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Stopping for a moment to make time to breathe, really breathe, can do wonders for your physical, mental, and emotional health.

According to the American Lung Association, practicing intentional breathing techniques can strengthen and hone your lungs just as physical exercise strengthens muscles and keeps your heart healthy.

Breathing techniques can really help you in stressful, intense, frightening, and emotional situations. Though our bodies rely on such fight-or-flight reactions in dangerous situations, the continued triggering of this can really start to affect us negatively.

Deep breathing increases the supply of oxygen to our brains and stimulates the parasympathetic nervous system. This in turn promotes calmness.

If you are feeling stressed or anxious, deep breathing is especially helpful as it brings your awareness away from your issues for a moment and helps you to focus on something else.

Even if you feel in tip-top shape, practicing some intentional breathing can be a crucial part of cultivating mindfulness.

Breathing techniques are also something to practice when you find that you can’t get to sleep. They can really help to relax you are quiet your mind.

Whatever your reasons for needing to stop a moment and breathe, check out some of these breathing techniques that you can practice quietly on your own.

If you feel any strange sensations, dizziness, or nausea during a breathing exercise, sit or lie down and return to normal breathing.

1. Box Breath

Source: CHI Health/YouTube

Box breathing, or square breathing, is a really simple breathing technique that can reset your breathing to a normal pattern. It can help with stress, mood, and controlling your emotions.

The best way to visualize box breathing is to imagine breathing around a box.

  • Inhale for four seconds (imagine moving across the top of a box)
  • Hold your breath for four seconds (imagine moving down one side of the box)
  • Exhale for four seconds (imagine moving across the bottom of the box)
  • Hold your breath for four seconds (imagine moving up the other side fo the box)

Return or normal breathing after you have finished.

2. Lion’s Breath

This is a breathing exercise and pose that is practiced in yoga. Lion’s breath is a type of pranayama, a practice of breath regulation that is thought to Support mental and physical wellness.

Source: Yoga With Adriene/YouTube

It is done to help release negative energy, stimulate your vocal cords and your diaphragm, and relax facial and throat muscles.

  • Sit on a chair, or sit cross-legged or on your knees on a mat on the floor. Be comfortable.
  • Bring your hands to the tops of your knees and gently press to activate your arm and hand muscles. Keep your fingers spread wide.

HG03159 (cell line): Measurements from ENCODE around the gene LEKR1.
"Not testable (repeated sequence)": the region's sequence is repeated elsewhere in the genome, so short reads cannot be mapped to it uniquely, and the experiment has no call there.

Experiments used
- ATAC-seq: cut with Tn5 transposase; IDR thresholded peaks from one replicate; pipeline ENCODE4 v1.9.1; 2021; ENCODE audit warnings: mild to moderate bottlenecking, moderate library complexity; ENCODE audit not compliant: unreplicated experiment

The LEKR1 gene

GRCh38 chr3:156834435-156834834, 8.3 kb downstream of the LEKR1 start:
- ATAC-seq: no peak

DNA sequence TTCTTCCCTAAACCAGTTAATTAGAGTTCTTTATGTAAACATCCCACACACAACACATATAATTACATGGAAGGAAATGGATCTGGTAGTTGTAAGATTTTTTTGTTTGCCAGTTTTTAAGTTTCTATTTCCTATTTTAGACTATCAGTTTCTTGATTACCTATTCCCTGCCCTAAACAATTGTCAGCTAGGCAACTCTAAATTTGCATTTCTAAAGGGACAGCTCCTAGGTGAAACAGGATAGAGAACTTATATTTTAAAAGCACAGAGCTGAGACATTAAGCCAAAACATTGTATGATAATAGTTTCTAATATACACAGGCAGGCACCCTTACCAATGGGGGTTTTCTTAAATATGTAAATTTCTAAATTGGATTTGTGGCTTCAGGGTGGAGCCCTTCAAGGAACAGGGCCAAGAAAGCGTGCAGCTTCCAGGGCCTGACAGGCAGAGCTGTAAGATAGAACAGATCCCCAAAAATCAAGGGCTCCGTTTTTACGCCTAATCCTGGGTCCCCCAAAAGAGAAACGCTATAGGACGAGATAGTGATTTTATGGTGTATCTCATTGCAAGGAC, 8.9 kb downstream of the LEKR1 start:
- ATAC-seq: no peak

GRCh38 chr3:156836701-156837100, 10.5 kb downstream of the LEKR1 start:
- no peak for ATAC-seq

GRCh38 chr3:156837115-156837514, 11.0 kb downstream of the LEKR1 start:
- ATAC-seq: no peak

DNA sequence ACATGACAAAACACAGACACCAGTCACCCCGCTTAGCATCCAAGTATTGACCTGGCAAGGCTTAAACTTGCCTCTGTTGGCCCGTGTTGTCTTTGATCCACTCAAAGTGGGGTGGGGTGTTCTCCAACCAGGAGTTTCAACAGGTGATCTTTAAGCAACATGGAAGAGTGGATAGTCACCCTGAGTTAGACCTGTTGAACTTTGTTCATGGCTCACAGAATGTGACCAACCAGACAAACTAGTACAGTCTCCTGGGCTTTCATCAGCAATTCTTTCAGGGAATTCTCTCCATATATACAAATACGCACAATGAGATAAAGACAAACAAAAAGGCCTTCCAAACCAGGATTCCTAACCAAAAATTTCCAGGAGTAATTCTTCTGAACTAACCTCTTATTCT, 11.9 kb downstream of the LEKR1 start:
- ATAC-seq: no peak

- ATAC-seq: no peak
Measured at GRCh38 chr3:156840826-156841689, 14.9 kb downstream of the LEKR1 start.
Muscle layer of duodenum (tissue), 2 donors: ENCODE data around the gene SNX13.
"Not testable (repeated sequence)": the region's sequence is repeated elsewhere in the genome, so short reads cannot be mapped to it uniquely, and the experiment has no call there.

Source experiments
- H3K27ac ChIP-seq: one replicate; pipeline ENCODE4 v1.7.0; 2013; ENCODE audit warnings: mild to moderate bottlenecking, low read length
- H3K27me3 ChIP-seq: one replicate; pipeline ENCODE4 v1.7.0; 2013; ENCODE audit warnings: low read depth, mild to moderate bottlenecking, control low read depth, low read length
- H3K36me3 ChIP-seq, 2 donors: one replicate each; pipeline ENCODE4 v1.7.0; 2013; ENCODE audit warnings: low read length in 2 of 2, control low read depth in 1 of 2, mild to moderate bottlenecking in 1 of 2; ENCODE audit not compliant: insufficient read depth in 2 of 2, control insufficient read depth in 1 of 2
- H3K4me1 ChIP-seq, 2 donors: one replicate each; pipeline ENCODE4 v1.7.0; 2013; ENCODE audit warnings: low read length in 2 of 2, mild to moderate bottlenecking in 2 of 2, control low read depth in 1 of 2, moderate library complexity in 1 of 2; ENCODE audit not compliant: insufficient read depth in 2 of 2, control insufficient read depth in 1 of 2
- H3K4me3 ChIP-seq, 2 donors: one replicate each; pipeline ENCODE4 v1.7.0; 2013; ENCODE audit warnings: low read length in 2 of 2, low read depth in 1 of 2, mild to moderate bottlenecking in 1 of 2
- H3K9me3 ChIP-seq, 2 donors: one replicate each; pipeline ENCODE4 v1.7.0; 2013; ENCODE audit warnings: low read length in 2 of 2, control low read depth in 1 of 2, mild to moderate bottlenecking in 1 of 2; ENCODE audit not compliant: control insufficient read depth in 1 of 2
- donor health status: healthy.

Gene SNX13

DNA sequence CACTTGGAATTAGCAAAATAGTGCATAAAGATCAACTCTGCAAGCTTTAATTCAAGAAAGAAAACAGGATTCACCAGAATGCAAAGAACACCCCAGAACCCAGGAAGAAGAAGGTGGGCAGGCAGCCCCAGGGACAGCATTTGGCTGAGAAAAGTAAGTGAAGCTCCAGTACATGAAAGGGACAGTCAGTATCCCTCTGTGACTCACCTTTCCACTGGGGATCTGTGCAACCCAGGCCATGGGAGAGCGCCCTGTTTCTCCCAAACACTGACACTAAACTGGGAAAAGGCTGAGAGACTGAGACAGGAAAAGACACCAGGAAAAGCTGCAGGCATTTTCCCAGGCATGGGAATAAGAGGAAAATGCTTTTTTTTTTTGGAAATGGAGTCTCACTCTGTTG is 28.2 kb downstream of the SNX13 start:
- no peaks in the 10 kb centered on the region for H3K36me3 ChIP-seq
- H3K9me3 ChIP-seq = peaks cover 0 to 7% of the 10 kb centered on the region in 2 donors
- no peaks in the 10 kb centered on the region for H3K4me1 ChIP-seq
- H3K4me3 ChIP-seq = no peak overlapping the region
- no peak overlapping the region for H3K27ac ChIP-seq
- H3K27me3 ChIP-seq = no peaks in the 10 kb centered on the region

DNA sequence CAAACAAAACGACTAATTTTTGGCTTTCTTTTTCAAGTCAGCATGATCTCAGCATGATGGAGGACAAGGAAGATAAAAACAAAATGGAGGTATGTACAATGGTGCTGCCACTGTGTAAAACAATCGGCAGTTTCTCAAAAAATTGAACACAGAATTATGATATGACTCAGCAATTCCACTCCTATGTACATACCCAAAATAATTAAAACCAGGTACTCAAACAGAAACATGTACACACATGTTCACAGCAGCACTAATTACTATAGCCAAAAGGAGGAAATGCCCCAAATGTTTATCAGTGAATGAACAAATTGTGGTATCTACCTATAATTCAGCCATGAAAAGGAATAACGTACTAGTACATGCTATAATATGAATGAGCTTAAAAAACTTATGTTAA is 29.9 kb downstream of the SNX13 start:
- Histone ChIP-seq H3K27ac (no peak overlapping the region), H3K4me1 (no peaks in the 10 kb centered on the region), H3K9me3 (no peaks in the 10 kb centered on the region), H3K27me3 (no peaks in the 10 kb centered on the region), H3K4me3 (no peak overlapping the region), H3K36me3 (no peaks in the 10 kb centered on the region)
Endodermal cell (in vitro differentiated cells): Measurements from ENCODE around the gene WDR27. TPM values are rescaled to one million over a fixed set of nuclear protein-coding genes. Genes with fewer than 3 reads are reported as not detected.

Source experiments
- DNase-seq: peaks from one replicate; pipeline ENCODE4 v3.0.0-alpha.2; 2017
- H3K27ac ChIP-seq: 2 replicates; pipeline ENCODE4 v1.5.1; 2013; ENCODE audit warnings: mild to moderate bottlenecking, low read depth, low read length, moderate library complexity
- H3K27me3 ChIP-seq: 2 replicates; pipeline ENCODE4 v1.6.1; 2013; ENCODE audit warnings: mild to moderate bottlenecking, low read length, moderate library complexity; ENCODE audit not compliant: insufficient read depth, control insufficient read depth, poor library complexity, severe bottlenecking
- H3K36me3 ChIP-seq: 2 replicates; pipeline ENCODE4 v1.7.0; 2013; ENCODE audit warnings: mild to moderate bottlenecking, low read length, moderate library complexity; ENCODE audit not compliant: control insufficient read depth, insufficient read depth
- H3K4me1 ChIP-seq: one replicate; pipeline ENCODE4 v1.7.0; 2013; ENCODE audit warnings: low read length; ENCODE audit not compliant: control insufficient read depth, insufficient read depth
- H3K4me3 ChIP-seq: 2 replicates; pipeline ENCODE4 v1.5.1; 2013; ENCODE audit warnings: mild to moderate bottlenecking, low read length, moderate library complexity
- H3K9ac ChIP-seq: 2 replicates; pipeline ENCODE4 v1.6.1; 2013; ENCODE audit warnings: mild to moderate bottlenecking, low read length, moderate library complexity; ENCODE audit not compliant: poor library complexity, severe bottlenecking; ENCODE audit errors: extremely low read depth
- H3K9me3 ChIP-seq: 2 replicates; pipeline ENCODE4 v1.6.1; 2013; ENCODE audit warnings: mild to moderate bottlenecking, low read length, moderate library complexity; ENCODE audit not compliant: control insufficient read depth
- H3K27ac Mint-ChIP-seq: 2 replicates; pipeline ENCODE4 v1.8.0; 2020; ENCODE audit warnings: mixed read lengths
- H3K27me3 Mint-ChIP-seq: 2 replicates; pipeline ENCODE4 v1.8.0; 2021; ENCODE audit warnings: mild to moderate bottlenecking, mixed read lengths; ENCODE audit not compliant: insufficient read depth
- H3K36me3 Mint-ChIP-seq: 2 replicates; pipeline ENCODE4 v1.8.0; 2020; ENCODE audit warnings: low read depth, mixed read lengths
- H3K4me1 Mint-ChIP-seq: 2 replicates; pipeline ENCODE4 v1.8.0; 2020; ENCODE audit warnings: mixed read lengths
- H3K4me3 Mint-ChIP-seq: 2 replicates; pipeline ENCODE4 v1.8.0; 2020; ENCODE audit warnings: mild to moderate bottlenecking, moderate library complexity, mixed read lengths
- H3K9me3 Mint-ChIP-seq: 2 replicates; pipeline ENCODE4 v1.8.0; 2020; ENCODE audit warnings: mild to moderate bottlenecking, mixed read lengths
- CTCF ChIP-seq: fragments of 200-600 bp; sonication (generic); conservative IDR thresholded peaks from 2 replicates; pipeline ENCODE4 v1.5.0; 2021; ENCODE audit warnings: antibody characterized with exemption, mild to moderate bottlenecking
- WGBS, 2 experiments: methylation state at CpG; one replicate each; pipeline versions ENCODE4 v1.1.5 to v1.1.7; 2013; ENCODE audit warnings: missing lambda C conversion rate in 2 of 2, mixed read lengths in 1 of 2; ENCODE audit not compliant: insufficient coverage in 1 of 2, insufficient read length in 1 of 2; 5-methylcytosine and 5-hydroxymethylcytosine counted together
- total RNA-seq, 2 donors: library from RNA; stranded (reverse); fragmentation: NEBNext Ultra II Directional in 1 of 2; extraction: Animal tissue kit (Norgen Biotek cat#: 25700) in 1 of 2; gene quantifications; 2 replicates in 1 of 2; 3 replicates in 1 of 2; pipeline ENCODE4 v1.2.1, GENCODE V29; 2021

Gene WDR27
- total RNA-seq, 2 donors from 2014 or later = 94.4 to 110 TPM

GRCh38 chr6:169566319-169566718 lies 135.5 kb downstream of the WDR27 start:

• Inhale deeply.
  • Open your mouth wide and stick out your tongue pointing it downwards towards the floor. While doing this, exhale audibly.
  • Practice up to five times and return for regular breathing for a few moments afterward.

3. Diaphragmatic Breath

Source: NewYork-Presbyterian Hospital/YouTube

Your diaphragm is a muscle that helps you breathe. Your diaphragm is located at the point where your ribcage joins at the front of your torso, below your chest. If you put your hand here and cough, you might be able to feel it tense.

This exercise helps to strengthen your diaphragm and decrease your breath rate. This exercise is best done lying down, though you can do it sitting up, too.

  • Place one hand on your chest and one hand on your tummy.
  • Close your eyes.
  • Breathe in through your nose. Allow your tummy to rise, but try to keep your chest still.
  • As you exhale, feel your tummy lowering.
  • Do this for three to five minutes.

4. Alternate Nostril Breathing

Source: Yoga With Adriene/YouTube

Here we have another pranayama yoga technique. Practicing alternate nostril breathing is thought to help calm the nervous system, and relieve tension, stress, and anxiety.

You can practice this exercise sitting on a chair or sitting on the floor cross-legged.  Just be comfortable.

  • Exhale completely.
  • Use your right thumb to close your right nostril. Inhale through your left nostril.
  • Then, close your left nostril with your finger and exhale through your right nostril.
  • Inhale through the right nostril, close it, then exhale through your left nostril.
  • This is one cycle. Continue.

This article is for informational purposes only and should not be taken as medical advice. Consult a medical professional before embarking on breathing techniques if you have any health conditions (mental or physical), are pregnant, or are taking any medications. 

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